Sounding the Kansas River
When you think of floating down a river, does it conjure up images of Huckleberry Finn and Tom Sawyer and their adventures? Or maybe sitting on a raft as the lazy currents carry you?
Although our project may not be full of adventures nor was it a lazy float trip, it posed interesting challenges. It all started on a spring day when a member of GBA’s environmental group was performing a scour analysis on the DeSoto Bridge that spans the Kansas River. The team found that one of the bridge piers was scour critical which could compromise the integrity and stability of the bridge structure. This issue needed to be addressed by conducting borings deep enough to determine subsoil conditions. That required bringing in a barge.
The Kansas River, like any body of water, has various depths and to find out what the exact depths are, a bathymetric survey was performed to measure the water depth at various places along the river, also known as sounding. This barge required at least four feet of water depth to get down the river safely, so GBA’s survey crew was tasked with performing the survey to ensure the barge had enough clearance.
From the start the project encountered challenges. The first was finding the equipment to conduct the survey. Since GBA only performs this type of survey occasionally, the sonar equipment had to be rented and shipped overnight from Louisiana. When the equipment arrived, a two-man survey crew made their way to the river to survey a ¾-mile stretch.
Once on the river, the crew realized the water was shallow and had several sand bars. This made it difficult for the small boat they were using to get through the water so they knew this would also pose challenges for the barge. After two days of data collection, the information was used to create a map showing the various depths. The river also concealed bridge piers from the old DeSoto Bridge that had been demolished several years ago. Finding old plans of the bridge, the crew was able to mark where the piers were on the map so the barge could maneuver around them.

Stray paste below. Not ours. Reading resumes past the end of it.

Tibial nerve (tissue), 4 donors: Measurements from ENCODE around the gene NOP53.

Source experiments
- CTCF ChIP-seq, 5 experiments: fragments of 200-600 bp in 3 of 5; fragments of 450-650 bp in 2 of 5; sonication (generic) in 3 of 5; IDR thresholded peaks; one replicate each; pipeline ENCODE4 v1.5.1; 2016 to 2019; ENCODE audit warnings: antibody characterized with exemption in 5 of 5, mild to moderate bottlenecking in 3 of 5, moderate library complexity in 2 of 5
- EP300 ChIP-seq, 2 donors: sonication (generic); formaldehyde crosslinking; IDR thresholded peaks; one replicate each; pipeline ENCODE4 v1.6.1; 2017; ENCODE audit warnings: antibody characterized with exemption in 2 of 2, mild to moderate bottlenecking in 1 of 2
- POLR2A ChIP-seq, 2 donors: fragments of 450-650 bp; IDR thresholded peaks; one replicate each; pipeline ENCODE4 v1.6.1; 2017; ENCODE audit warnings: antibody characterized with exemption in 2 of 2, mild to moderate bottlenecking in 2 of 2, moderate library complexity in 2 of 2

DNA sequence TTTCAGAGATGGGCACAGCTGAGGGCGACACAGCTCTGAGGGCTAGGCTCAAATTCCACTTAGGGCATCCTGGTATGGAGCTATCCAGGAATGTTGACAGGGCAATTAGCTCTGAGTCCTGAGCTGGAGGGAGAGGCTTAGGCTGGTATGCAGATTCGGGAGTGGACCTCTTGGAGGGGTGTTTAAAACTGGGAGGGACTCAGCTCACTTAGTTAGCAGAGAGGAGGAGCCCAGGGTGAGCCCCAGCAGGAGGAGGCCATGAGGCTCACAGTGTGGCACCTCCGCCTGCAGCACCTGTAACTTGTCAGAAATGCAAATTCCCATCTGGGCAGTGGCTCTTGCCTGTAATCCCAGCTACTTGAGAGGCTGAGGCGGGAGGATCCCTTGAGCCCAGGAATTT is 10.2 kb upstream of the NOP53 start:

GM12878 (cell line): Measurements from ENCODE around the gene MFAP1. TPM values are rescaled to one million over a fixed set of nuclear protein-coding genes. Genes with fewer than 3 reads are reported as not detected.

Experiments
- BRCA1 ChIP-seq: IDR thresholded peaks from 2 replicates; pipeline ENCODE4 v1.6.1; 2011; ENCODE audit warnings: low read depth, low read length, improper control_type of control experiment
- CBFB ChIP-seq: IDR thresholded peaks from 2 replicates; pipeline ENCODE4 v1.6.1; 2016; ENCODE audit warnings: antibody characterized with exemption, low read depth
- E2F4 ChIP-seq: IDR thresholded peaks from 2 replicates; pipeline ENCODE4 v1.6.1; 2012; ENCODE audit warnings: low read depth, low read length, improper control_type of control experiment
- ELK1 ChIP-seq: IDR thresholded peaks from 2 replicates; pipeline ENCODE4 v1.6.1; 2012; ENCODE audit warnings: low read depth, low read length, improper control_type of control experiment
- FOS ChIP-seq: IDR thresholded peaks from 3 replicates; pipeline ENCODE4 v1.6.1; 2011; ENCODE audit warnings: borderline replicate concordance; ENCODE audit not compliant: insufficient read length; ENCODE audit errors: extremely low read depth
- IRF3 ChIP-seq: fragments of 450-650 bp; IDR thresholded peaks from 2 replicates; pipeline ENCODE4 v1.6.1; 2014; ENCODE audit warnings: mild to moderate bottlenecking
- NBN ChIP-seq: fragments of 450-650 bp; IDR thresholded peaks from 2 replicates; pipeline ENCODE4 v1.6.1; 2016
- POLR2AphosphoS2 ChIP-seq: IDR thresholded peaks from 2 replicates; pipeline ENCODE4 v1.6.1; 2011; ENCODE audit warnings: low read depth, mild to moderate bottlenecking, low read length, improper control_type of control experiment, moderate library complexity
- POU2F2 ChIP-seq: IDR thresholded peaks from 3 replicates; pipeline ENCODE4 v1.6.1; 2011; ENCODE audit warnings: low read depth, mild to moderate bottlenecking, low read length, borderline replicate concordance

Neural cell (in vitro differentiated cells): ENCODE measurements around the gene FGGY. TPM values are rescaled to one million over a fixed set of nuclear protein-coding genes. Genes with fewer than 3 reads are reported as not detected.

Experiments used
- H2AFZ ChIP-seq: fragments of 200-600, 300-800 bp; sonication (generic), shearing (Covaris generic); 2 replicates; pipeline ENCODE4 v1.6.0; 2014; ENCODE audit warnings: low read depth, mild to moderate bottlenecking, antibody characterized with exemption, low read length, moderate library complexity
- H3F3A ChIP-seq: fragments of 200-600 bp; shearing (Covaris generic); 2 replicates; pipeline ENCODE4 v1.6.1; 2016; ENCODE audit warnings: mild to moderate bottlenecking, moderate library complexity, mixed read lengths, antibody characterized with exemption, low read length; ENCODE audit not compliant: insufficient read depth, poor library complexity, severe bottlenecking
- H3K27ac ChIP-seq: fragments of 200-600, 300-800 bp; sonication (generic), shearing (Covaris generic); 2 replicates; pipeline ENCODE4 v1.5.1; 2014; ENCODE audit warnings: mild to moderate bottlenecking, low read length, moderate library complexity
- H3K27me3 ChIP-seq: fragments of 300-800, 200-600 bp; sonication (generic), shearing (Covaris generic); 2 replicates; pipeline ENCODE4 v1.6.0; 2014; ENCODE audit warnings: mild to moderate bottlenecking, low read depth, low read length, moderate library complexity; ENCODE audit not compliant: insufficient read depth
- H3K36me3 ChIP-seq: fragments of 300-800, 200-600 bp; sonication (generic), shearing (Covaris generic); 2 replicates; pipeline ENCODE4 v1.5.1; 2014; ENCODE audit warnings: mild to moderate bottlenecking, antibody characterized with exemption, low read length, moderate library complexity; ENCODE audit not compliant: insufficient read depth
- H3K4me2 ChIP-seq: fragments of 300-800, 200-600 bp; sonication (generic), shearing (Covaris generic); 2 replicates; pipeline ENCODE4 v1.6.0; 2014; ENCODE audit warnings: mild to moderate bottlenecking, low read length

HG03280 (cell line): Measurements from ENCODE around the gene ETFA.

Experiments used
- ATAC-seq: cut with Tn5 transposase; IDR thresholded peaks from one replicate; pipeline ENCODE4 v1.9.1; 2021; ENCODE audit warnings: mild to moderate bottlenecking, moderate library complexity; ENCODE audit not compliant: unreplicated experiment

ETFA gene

Finally, the data was transferred to the barge to determine if it could get down the river. The date showed the barge could make it down the river, albeit a tight fit. Terracon, a geotechnical firm and barge owner, took the barge to the river only to find they would not be able to use the boat launch closest to the piers. Farther down the river, they found a spot, and the barge set sail.
The barge was able to get through the water and the borings were conducted. The findings are being reviewed and will determine if the pier is still scour critical.
This project offered a unique experience for the GBA survey crew. And although they did not find any robber’s gold, they did have an adventure sounding the Kansas River.
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